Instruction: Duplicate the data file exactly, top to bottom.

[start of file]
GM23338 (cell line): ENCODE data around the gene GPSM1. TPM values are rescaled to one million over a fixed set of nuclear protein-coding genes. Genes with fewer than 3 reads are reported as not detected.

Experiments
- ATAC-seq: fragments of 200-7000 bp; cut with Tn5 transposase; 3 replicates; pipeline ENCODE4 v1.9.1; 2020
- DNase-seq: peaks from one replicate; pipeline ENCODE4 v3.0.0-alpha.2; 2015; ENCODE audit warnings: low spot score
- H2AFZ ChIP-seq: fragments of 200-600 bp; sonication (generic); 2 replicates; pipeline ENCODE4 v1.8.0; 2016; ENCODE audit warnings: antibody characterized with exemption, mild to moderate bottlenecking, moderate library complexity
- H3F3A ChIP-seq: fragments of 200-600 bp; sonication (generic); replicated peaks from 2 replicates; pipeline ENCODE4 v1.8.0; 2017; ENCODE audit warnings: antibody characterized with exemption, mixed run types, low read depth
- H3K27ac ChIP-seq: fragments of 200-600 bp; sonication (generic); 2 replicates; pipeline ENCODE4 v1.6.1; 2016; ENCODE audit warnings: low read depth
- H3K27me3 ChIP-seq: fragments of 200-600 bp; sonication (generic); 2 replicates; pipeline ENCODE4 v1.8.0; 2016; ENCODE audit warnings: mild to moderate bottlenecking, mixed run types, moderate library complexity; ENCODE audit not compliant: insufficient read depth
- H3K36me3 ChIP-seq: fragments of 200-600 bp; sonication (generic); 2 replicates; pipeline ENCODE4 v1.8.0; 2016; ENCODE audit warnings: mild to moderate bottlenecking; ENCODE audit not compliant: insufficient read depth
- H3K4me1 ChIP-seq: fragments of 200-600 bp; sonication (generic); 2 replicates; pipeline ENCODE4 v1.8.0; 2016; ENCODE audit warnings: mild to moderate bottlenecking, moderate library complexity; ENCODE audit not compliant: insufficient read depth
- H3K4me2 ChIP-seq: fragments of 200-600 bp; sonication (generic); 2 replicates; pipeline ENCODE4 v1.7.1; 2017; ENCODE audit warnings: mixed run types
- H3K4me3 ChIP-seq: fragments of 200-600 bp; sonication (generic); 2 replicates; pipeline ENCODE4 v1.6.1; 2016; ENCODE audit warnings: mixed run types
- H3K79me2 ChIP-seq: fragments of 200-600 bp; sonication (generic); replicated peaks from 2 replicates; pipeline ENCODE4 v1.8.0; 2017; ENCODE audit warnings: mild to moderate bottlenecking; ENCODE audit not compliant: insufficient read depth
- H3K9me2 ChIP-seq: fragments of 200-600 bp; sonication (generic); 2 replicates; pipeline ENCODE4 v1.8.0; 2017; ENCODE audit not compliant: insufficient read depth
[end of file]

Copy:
GM23338 (cell line): ENCODE data around the gene GPSM1. TPM values are rescaled to one million over a fixed set of nuclear protein-coding genes. Genes with fewer than 3 reads are reported as not detected.

Experiments
- ATAC-seq: fragments of 200-7000 bp; cut with Tn5 transposase; 3 replicates; pipeline ENCODE4 v1.9.1; 2020
- DNase-seq: peaks from one replicate; pipeline ENCODE4 v3.0.0-alpha.2; 2015; ENCODE audit warnings: low spot score
- H2AFZ ChIP-seq: fragments of 200-600 bp; sonication (generic); 2 replicates; pipeline ENCODE4 v1.8.0; 2016; ENCODE audit warnings: antibody characterized with exemption, mild to moderate bottlenecking, moderate library complexity
- H3F3A ChIP-seq: fragments of 200-600 bp; sonication (generic); replicated peaks from 2 replicates; pipeline ENCODE4 v1.8.0; 2017; ENCODE audit warnings: antibody characterized with exemption, mixed run types, low read depth
- H3K27ac ChIP-seq: fragments of 200-600 bp; sonication (generic); 2 replicates; pipeline ENCODE4 v1.6.1; 2016; ENCODE audit warnings: low read depth
- H3K27me3 ChIP-seq: fragments of 200-600 bp; sonication (generic); 2 replicates; pipeline ENCODE4 v1.8.0; 2016; ENCODE audit warnings: mild to moderate bottlenecking, mixed run types, moderate library complexity; ENCODE audit not compliant: insufficient read depth
- H3K36me3 ChIP-seq: fragments of 200-600 bp; sonication (generic); 2 replicates; pipeline ENCODE4 v1.8.0; 2016; ENCODE audit warnings: mild to moderate bottlenecking; ENCODE audit not compliant: insufficient read depth
- H3K4me1 ChIP-seq: fragments of 200-600 bp; sonication (generic); 2 replicates; pipeline ENCODE4 v1.8.0; 2016; ENCODE audit warnings: mild to moderate bottlenecking, moderate library complexity; ENCODE audit not compliant: insufficient read depth
- H3K4me2 ChIP-seq: fragments of 200-600 bp; sonication (generic); 2 replicates; pipeline ENCODE4 v1.7.1; 2017; ENCODE audit warnings: mixed run types
- H3K4me3 ChIP-seq: fragments of 200-600 bp; sonication (generic); 2 replicates; pipeline ENCODE4 v1.6.1; 2016; ENCODE audit warnings: mixed run types
- H3K79me2 ChIP-seq: fragments of 200-600 bp; sonication (generic); replicated peaks from 2 replicates; pipeline ENCODE4 v1.8.0; 2017; ENCODE audit warnings: mild to moderate bottlenecking; ENCODE audit not compliant: insufficient read depth
- H3K9me2 ChIP-seq: fragments of 200-600 bp; sonication (generic); 2 replicates; pipeline ENCODE4 v1.8.0; 2017; ENCODE audit not compliant: insufficient read depth